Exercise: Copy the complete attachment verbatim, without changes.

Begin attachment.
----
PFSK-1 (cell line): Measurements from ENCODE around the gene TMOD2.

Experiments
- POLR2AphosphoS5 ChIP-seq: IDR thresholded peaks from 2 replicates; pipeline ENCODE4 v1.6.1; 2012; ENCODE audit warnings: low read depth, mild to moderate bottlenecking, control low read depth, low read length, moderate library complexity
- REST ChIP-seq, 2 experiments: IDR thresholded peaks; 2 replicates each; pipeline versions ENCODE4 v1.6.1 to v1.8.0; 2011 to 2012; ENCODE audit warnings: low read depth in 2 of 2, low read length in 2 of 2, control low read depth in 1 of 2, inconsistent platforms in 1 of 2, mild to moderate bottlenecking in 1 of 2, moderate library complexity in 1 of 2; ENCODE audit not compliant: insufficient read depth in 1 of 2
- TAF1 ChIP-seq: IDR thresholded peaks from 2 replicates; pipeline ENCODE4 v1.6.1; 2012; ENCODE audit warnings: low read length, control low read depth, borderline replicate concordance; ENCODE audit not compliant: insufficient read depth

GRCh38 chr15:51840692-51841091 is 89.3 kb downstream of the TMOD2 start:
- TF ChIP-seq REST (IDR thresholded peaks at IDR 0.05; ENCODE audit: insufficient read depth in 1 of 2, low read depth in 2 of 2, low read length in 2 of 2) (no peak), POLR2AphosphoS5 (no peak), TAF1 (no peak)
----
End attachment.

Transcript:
PFSK-1 (cell line): Measurements from ENCODE around the gene TMOD2.

Experiments
- POLR2AphosphoS5 ChIP-seq: IDR thresholded peaks from 2 replicates; pipeline ENCODE4 v1.6.1; 2012; ENCODE audit warnings: low read depth, mild to moderate bottlenecking, control low read depth, low read length, moderate library complexity
- REST ChIP-seq, 2 experiments: IDR thresholded peaks; 2 replicates each; pipeline versions ENCODE4 v1.6.1 to v1.8.0; 2011 to 2012; ENCODE audit warnings: low read depth in 2 of 2, low read length in 2 of 2, control low read depth in 1 of 2, inconsistent platforms in 1 of 2, mild to moderate bottlenecking in 1 of 2, moderate library complexity in 1 of 2; ENCODE audit not compliant: insufficient read depth in 1 of 2
- TAF1 ChIP-seq: IDR thresholded peaks from 2 replicates; pipeline ENCODE4 v1.6.1; 2012; ENCODE audit warnings: low read length, control low read depth, borderline replicate concordance; ENCODE audit not compliant: insufficient read depth

GRCh38 chr15:51840692-51841091 is 89.3 kb downstream of the TMOD2 start:
- TF ChIP-seq REST (IDR thresholded peaks at IDR 0.05; ENCODE audit: insufficient read depth in 1 of 2, low read depth in 2 of 2, low read length in 2 of 2) (no peak), POLR2AphosphoS5 (no peak), TAF1 (no peak)